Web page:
Professor Tshilidzi Marwala is the Vice-Chancellor and Principal of the University of Johannesburg. He recently penned an opinion article that featured in the October/November 2020 edition of Forbes Africa Magazine.
More recently, on the 28 August 2020 to be precise, the South African born, Silicon Valley-based engineer Elon Musk unveiled a brain implant that measures the activities of the brain and sends the information to a central database where it can be analyzed. The implications of this on the health of individuals are far-reaching. With this data from the brain, we can track blood sugar levels, epileptic activities, high blood pressure, Alzheimer and many others. This is, in essence, the Internet-of-Things (IoT).
IoT involves the following steps: sensing, distribution, analysis and action. Data must be sensed, and in the case of Musk’s company Neuralink, an implant is used to gather the data. Then such data must be transferred wirelessly to a central place, e.g. smartphone, where it is analyzed using data analytics tools such as artificial intelligence. Then the knowledge that is extracted from the data analysis process is used for decision making. For example, if the application is in health, and the data analysis reveals that there is something wrong with the person from whom data was gathered, the information is relayed to a doctor, and an appointment is automatically made. The applications of IoT are vast and include air pollution monitoring, forest fire detection, water monitoring and monitoring of buildings.
We now find ourselves in this new era, where there is a shift towards embracing digital technologies. The confluence of the COVID-19 pandemic and the fourth industrial revolution (4IR) have sped this up significantly. Recently, I was appointed as the Chairman of the International Advisory Board of the African Center of Excellence in Internet of Things (ACE-IoT) at the University of Rwanda. The ACE-IoT is a testament to this 4IR shift. As Rwandan President Paul Kagame put it, “Africa’s story has been written by others; we need to own our problems and solutions and write our story”. As we define our own path in the 4IR, institutions such as the ACE-IoT are crucial to writing our story.
It is a tradition, especially in the world of academia, for institutions such as ACE-IoT to be termed as Centers. Centres enable deep inward, and outbound knowledge production, development, and dissemination and are populated by researchers, who may be permanent or visiting staff as well as students usually studying for advanced degrees. These centres should be linked to industry, government and venture capitalists.
For example, the COVID-19 pandemic has seen the globe propelled into a threatening environment. Here we can apply IoT to monitor the movement of people and contain the spread of this pandemic. This requires scientists, economists, financial experts, sociologists and myriad others to work collaboratively.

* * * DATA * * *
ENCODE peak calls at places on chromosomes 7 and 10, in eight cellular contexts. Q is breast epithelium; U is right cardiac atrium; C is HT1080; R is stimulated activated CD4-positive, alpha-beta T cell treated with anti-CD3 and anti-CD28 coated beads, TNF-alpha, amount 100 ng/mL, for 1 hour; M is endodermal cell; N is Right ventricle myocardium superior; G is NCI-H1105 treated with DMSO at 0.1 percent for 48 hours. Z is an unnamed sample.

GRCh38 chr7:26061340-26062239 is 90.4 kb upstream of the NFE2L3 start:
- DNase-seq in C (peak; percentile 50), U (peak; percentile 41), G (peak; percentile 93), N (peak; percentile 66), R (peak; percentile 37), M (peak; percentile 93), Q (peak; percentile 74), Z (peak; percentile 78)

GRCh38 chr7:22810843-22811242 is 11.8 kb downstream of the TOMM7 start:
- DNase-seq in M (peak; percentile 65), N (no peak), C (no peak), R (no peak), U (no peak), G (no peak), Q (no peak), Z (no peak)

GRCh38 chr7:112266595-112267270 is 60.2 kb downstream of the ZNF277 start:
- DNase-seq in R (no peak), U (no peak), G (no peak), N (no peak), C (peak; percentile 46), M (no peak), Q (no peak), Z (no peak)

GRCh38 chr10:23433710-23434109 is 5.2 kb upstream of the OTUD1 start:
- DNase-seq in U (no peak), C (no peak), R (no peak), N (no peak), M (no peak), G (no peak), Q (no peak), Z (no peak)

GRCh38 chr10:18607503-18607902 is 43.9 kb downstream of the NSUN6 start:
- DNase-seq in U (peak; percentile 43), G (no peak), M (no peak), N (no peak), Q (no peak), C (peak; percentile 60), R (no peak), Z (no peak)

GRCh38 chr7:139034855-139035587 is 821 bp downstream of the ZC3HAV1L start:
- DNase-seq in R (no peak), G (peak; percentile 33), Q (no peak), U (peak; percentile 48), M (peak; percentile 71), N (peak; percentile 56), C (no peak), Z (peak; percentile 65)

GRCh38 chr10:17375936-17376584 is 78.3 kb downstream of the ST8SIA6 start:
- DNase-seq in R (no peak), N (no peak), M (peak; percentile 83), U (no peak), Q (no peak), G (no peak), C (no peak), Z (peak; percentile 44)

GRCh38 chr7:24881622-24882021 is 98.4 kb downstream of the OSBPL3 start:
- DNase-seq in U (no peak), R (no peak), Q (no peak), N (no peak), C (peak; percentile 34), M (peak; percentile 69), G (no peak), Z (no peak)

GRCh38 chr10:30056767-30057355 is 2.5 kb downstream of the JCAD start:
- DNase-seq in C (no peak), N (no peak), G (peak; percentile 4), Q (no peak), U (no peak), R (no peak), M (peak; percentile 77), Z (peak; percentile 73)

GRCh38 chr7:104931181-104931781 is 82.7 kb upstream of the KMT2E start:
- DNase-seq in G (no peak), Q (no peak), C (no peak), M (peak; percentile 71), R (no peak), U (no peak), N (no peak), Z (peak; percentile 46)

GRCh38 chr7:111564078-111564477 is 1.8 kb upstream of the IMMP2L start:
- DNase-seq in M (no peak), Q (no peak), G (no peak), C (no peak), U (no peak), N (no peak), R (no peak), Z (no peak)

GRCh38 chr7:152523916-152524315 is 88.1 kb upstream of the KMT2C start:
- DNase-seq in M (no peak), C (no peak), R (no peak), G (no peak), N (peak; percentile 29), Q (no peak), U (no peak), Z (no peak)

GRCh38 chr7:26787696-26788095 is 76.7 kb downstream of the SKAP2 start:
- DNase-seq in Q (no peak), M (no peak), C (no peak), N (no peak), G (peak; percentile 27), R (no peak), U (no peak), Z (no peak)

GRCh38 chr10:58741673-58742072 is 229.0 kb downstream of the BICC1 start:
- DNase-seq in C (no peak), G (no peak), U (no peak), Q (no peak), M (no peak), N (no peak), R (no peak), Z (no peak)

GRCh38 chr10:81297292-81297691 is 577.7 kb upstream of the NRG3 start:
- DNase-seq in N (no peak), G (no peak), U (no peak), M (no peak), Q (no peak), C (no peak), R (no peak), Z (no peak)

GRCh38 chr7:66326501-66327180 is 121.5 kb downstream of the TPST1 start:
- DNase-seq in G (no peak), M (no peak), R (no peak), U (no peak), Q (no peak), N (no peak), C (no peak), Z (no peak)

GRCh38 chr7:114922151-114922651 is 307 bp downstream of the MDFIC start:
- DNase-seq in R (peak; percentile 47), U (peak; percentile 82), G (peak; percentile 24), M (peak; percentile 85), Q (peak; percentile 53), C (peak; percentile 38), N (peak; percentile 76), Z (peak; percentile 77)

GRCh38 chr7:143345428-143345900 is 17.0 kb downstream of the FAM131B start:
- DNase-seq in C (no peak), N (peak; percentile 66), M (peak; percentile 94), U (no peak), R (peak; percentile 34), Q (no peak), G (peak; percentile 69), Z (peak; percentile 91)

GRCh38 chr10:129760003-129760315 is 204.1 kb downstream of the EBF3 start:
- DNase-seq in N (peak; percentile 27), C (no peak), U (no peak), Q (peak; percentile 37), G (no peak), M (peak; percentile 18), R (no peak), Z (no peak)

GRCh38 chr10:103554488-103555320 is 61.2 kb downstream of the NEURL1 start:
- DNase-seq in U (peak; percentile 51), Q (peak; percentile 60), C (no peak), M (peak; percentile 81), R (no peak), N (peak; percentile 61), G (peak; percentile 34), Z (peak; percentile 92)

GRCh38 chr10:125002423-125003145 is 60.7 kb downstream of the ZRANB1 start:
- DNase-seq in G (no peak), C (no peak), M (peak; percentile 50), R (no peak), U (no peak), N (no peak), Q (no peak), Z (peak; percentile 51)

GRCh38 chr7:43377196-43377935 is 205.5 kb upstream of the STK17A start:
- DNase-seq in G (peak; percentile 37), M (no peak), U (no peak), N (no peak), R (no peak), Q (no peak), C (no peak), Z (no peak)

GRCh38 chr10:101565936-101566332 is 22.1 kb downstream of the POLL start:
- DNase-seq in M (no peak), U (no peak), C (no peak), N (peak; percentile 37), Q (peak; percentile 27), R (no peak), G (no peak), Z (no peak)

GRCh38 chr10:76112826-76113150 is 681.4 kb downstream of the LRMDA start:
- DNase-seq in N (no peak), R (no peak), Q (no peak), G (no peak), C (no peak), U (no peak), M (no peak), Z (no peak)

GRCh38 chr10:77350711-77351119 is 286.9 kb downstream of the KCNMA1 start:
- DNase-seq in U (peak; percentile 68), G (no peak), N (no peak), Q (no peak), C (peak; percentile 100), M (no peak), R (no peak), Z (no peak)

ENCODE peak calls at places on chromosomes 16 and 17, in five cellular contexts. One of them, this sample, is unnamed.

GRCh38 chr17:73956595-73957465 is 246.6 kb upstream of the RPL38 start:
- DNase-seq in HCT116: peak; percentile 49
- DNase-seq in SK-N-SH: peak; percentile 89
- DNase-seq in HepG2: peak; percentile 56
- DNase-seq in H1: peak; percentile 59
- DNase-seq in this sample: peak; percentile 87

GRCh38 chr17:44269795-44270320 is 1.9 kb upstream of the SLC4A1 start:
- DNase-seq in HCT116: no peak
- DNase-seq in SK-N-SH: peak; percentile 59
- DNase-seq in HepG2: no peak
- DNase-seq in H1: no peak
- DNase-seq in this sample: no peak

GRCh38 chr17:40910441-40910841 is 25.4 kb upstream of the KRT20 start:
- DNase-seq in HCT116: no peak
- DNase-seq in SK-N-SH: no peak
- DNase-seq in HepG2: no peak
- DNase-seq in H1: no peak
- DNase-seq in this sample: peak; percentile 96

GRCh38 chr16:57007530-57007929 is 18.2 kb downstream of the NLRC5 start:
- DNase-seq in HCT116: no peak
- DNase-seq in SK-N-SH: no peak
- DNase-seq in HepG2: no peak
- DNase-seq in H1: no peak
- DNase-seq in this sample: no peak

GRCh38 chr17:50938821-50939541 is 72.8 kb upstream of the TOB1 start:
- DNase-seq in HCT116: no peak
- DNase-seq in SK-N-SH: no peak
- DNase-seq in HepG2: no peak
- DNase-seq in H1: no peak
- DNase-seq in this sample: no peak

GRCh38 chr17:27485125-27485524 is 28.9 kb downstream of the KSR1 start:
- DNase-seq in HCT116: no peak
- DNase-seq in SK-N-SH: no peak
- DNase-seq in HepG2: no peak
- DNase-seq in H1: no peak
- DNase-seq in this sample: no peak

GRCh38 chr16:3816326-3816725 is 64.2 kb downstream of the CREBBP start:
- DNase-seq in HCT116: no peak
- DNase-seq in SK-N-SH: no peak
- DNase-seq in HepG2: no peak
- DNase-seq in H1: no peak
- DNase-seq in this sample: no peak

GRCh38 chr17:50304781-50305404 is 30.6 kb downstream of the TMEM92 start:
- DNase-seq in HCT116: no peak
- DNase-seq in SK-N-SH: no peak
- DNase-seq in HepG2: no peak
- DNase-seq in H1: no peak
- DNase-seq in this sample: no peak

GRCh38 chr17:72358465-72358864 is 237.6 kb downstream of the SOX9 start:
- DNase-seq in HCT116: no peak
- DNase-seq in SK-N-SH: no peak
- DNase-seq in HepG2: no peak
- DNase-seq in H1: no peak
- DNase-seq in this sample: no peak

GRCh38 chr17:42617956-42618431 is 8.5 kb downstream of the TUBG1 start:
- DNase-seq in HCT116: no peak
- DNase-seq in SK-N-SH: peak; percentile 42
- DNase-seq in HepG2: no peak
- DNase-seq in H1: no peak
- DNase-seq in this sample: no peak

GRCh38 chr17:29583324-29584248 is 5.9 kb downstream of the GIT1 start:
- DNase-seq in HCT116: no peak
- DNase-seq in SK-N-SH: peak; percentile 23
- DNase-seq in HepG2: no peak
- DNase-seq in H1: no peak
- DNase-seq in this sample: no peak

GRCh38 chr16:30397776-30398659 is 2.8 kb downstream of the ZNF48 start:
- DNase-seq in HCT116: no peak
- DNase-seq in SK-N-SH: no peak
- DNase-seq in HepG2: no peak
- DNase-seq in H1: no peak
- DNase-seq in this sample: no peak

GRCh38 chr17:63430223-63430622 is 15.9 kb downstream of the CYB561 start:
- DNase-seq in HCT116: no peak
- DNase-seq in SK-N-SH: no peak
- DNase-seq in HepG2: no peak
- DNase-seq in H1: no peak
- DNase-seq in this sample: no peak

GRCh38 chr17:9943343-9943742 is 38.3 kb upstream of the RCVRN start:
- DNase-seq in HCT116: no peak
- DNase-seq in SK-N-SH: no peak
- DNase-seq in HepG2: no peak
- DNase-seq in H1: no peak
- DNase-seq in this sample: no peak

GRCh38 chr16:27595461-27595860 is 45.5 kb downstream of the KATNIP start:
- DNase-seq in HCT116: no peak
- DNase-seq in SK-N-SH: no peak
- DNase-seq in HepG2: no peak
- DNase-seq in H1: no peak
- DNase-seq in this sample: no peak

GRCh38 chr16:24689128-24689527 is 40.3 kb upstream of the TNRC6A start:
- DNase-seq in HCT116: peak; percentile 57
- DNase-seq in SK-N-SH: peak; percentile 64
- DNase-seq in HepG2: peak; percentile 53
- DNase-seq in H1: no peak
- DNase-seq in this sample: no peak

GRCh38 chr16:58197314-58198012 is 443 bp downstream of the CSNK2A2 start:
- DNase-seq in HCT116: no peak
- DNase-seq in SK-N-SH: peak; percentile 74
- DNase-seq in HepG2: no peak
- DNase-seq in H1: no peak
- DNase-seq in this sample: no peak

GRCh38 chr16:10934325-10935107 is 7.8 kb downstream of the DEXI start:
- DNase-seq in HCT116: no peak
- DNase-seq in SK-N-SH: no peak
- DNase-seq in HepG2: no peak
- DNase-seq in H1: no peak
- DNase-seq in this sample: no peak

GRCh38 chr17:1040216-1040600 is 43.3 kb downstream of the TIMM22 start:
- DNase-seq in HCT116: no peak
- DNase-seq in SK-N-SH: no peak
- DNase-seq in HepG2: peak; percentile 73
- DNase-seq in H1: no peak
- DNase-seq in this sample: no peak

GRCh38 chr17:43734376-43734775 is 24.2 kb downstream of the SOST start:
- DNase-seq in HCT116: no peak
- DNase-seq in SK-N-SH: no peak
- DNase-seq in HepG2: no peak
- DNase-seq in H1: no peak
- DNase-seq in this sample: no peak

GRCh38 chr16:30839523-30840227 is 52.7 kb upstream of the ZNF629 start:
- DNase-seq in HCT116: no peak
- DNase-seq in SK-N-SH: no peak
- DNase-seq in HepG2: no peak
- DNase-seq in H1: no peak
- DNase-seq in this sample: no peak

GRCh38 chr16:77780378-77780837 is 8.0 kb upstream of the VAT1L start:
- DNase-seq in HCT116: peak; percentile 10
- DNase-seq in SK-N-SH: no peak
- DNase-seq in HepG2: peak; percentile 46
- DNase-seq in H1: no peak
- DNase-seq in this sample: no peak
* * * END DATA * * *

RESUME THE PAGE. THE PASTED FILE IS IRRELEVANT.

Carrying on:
The World Economic Forum (WEF) has observed that the 4IR would pave the way for new jobs, especially in the fields of science, technology, engineering, data analysis, computer science and the social sciences. In this context, we need to adapt our education system to one that adequately equips students for a fundamental shift in paradigm. IoT is at the heart of innovation, and it can power automated systems, wearable electronics such as Fitbits or Apple Watches and even smart fridges. The value chain of IoT is wide enough for us to insert ourselves. For example, we could analyze all these data gathered using wireless sensor networks using AI expertise that is available in Ghana, Rwanda, South Africa and Kenya. According to an Ericsson IoT forecast report, it is predicted that there will be around 29 billion connected devices by 2022 – 18 million of which will be IoT-related.
A report from Verified Market Research estimated that the global IoT market was valued at $212.1billion in 2018 and is expected to see a growth of 25.68% between 2019 and 2026, reaching $1,3trillion. The economic impact of IoT applications is expected to range from $3.9 trillion to $11.1 trillion per year by 2025. The economic stakes are too high for us to ignore the emerging economy of IoT. As the Executive Chairman of the WEF, Klaus Schwab, wrote in the foreword of our book, Disruptive fourth industrial revolution, “Will the Fourth Industrial Revolution be an opportunity for countries in Africa and elsewhere to “leapfrog”, or will it only exacerbate existing development inequalities?” If we invest in technologies such as IoT, we can leapfrog to the new era of prosperity.
Professor Marwala is the author of the book: Closing the Gap: The Fourth Industrial Revolution in Africa. He can be followed on twitter at @txm1971.
* The views expressed in this article are that of the author/s and do not necessarily reflect that of the University of Johannesburg.